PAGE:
Last week I wrote a post about how Jeff Samardzija of the White Sox isn't a huge fan of the data explosion that's occurred in baseball over the past 15-20 years, and in the course of writing it I began wondering about the origins of some of baseball's most hallowed stats. I did some lightweight research on things like batting average but wasn't getting anywhere when my eyes came upon a book I hadn't cracked open in at least ten years, my copy of Total Baseball (volume 8) in all of its 2,688-page, 11-pound glory. Sure enough, the answer I was looking for was right there (Harry Chadwick is credited with inventing batting average on page 953), and since I'd never read the essays in the book, I took the time to start reading the ones on statistics and sabermetrics.
Fascinating reading. Then I chanced across a formula called the Favorite Toy (page 970). I've seen oblique mentions of this in the past but had never seen it explained, but it generates estimates of whether players will reach certain thresholds in career categories. It's a three-step process, and this example shows the odds current players will reach 3,000 career hits:
|Established Hits||(.5 * 2014 Hits) + (.333 * 2013 Hits) + (.167 * 2012 Hits)|
|Age Factor||24-(2014 age * .6)|
|Final Formula||((EH * AF )/ (3000 - Career Hits)) - .5|
Using these steps shows the chances certain current players will reach 3,000 hits:
|Jose Reyes||Blue Jays||31||1773||19%|
|Dustin Pedroia||Red Sox||30||1371||12%|
Beltre clearly has had a career renaissance since joining the Rangers in 2011, which has to cause the Red Sox consternation as they continue to search for their next third baseman. Pablo Sandoval will be the answer going forward, but if they had kept Beltre after 2010 they might not have had to make that expensive acquisition.
The formula isn't perfect but does one very important thing by placing greater emphasis on more recent achievements (this formula uses slightly different inputs). When I posted a version of this chart on Facebook earlier this week, one person commented he was almost positive Albert Pujols wouldn't make it to 3,000. Given the issues he's faced since joining the Angels, it's a valid concern, but if Pujols can match his production of 2014 and stay healthy (and he'll have better luck with the former than the latter), around three more seasons could generate the hits needed to reach 3,000.
The formula also seems to discount the early starts for both Mike Trout and Starlin Castro, mainly by estimating that both will play only around ten more years. An argument can be made that Mike Trout has "only" 572 career hits, but he's still young. Since most baseball age stats use the players' age as of June 30th of a given year (Trout's birthday is August 7th, 1991, so make a note to send him a card then), he was viewed as a 22-year-old player in 2014, and this shows how he ranks for all players in baseball history through age 22--15th-most hits all-time, a pretty good start to a career.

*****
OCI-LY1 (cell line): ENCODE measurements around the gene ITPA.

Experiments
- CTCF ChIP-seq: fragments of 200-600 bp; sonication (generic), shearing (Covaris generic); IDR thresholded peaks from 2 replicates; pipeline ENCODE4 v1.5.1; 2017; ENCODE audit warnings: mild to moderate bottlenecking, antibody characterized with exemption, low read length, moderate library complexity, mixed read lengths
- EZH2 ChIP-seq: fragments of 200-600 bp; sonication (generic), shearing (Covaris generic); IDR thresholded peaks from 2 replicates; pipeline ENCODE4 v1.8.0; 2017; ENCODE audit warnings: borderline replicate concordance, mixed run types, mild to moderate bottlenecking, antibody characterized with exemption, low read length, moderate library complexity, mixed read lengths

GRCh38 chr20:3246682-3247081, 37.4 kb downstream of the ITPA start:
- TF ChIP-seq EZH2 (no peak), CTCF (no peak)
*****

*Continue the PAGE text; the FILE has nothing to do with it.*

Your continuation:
There are three magic numbers that are pervasive, numbers that are widely considered as marks of distinction--3,000 hits, 500 home runs, and 300 pitching wins. Nobody disputes these are significant achievements, but they make sense only if they're relevant to current performance. This chart shows how many players have achieved these thresholds in baseball history:
|8564||500 HR||26||450||37||400||51||Rodriguez (654), Pujols (520), Ortiz (466), Beltre (395)
|8564||3000 H||28||2500||98||2000||278||Rodriguez (2939), Suzuki (2844), Beltre (2604), Pujols (2519)|
|8625||300 W||24||250||47||200||115||Hudson (214), Sabathia (208), Colon (204), Buehrle (199)|
26 players have hit 500+ home runs, out of a total of 8,500 players (approximately--I did the best I could to eliminate pitchers). A total of 37 have hit 450+, and 51 players in baseball history have hit at least 400 homers, around .6 percent of all non-pitchers. The active leaders are in the last column.
Nobody cares that a player hits 500 home runs or amasses 3,000 hits as much as recognizes how rare these achievements are. Sometimes it's too easy to turn these tremendous achievements into barriers for recognition of greatness, a pitfall that shouldn't be made for any number of factors. In my next post, I'll take this one step further and show the changes in season totals for hits, home runs, and games played, as well as discuss a fascinating reason why this is occurring. Stay tuned.
Scott Lindholm lives in Davenport, IA. Follow him on Twitter @ScottLindholm.